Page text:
When handling business in general, you need a tax attorney. This is especially true if you have something to lose, which most of us do. This can be personal finances, business revenues, or your freedom (if you’re fighting a fraud case that could lead to jail time). Either way, make sure you understand when it’s time to hire a tax attorney, and how to pick a good one.

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7 Critical Errors That Can Get Your Small Business Audited

There’s no doubt that a small business owner has an overwhelming number of responsibilities that are all calling for your attention at once. However, being pressed for time isn’t a good thing because you tend to ignore the little things that can cause more stress in your life. Yes, we’re referring to an audit. While an audit isn’t something “little”, the mistakes that can bring about an audit are minor. The thought of an audit makes small business owners cringe inside. Although, it isn’t guaranteed that you can stop an audit from ever happening, there are some steps that you can take as a small business owner to stop it from happening in the meantime.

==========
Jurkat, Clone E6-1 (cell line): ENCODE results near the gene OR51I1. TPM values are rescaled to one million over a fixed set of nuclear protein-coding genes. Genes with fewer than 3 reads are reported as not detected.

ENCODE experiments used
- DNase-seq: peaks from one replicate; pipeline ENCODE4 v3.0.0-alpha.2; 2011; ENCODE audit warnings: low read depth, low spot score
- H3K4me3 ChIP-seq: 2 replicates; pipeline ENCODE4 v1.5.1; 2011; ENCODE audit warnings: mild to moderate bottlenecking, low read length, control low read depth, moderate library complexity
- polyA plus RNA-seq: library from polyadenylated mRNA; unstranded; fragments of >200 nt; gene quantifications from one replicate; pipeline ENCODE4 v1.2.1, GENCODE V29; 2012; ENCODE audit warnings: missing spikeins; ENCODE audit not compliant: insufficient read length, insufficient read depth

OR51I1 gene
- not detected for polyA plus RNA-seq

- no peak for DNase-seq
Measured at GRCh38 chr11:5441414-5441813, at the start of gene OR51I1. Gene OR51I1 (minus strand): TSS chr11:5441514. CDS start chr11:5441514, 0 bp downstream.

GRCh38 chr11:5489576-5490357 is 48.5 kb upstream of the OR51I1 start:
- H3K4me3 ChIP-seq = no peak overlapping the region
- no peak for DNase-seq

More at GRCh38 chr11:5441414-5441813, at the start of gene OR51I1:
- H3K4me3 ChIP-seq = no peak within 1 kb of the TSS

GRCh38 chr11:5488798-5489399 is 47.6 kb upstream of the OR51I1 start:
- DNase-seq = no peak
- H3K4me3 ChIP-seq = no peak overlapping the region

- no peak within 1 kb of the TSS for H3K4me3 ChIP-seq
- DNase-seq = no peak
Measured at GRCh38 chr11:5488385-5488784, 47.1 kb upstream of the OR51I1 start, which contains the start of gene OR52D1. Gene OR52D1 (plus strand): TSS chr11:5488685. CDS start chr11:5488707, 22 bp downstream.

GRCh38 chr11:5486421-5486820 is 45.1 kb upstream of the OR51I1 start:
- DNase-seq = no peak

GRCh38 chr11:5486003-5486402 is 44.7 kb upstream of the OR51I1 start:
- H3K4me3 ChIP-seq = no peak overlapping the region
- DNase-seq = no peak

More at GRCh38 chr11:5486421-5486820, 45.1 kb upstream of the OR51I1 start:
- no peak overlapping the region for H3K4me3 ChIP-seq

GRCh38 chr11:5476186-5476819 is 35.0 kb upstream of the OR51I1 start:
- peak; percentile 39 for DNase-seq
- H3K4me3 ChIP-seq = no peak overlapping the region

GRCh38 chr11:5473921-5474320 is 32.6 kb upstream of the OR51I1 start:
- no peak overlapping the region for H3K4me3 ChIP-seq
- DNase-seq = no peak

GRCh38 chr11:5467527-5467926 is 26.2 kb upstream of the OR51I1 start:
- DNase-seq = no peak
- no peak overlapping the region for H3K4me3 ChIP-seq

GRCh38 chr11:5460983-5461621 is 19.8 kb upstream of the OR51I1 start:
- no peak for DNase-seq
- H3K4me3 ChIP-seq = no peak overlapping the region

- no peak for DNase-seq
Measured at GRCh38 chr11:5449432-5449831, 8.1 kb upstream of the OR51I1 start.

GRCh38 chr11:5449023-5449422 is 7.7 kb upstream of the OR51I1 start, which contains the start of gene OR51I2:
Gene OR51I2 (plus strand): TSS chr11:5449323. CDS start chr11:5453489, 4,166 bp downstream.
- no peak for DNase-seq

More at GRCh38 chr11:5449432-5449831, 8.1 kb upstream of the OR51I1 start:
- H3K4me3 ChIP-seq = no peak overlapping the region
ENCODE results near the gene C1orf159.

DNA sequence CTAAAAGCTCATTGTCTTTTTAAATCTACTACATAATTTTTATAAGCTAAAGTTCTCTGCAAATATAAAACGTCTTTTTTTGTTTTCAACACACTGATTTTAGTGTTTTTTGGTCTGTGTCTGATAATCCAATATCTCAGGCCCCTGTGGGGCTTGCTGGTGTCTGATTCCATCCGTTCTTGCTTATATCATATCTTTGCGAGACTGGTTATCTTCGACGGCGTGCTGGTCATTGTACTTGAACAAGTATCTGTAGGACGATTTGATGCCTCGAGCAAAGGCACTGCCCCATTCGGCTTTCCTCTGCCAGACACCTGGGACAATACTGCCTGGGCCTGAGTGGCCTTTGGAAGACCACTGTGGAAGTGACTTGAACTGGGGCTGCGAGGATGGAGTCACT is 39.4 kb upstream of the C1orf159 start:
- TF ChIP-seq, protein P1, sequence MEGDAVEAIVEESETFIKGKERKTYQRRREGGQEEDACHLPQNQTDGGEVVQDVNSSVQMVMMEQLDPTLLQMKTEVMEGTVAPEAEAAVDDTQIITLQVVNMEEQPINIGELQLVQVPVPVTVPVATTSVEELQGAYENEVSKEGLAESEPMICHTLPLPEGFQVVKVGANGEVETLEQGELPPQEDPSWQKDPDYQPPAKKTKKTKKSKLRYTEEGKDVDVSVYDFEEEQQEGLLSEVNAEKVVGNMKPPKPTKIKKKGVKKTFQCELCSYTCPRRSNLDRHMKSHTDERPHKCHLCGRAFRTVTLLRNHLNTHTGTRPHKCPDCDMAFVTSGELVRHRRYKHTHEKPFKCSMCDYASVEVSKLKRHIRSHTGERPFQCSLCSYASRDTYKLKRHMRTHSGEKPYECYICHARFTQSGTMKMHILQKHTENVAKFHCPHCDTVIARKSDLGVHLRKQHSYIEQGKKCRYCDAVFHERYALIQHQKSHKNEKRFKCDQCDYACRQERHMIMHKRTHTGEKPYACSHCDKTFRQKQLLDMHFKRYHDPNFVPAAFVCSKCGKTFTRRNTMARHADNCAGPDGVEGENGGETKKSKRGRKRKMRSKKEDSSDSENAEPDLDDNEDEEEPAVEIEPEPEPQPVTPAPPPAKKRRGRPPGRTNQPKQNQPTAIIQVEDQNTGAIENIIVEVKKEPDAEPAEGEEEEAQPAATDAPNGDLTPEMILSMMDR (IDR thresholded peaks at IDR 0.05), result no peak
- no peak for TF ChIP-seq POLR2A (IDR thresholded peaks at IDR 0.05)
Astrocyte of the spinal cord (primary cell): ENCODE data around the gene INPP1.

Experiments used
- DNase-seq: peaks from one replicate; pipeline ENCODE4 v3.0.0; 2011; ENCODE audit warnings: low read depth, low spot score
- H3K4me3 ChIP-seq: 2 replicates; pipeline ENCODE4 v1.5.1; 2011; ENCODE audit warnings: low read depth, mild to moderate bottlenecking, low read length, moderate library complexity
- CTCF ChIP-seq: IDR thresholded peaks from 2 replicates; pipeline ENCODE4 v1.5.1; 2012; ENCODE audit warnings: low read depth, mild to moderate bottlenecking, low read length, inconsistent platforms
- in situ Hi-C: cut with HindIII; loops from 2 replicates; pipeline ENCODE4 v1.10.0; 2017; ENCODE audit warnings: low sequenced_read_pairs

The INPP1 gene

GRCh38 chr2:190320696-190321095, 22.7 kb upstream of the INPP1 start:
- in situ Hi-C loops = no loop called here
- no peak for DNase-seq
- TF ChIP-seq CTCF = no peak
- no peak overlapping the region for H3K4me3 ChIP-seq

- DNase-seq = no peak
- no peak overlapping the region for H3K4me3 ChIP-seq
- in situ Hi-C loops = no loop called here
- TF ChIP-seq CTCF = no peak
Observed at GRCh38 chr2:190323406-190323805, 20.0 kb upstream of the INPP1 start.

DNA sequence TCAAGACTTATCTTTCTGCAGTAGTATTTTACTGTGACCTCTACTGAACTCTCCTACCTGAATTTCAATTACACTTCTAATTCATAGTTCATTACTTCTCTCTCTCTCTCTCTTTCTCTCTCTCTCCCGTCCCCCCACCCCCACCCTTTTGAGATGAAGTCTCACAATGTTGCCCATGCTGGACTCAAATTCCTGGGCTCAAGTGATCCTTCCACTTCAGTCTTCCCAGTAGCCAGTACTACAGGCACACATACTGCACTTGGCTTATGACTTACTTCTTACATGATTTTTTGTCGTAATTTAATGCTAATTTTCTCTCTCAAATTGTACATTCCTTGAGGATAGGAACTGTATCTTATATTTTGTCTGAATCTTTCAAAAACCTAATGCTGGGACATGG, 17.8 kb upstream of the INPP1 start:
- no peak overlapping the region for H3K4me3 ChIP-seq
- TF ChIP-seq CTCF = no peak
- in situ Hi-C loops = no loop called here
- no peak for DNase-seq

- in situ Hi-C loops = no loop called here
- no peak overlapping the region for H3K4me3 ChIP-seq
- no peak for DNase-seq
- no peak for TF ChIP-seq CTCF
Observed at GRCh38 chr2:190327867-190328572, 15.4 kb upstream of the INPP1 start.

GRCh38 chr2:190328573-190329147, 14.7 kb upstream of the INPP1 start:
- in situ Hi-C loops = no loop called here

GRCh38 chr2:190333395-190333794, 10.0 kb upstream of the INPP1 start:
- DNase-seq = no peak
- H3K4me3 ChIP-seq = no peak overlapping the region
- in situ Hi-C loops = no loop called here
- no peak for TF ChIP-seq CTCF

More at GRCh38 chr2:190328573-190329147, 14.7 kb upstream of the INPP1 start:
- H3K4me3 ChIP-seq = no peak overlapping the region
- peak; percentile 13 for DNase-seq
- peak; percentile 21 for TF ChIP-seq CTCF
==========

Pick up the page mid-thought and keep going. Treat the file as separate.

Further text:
An audit typically involves the IRS going through your income and expenses to make sure that the amounts reported are actually accurate. During an audit, the IRS are mainly looking for; exaggerated deductions, and unreported or under-reported income. You are obligated to provide all documentation as requested by the IRS.
In order to avoid the unnecessary hassle of an audit, here are 7 red flags that should be avoided at all costs to reduce the risk of your small business being audited.

1. Having a net loss profit for 3 out of 5 years
Your business must be able to have a profit for at least 3 years out of a 5-year period. If not, the IRS will become really interested in why you’re not returning a profit but manage to stay in business.

2. Late filing and late payments
Not meeting deadlines is against your obligation and will create unwanted attention on your business, along with additional money (penalties) that will need to be paid. Always try to pay on time or at least inform the IRS that a payment will be late.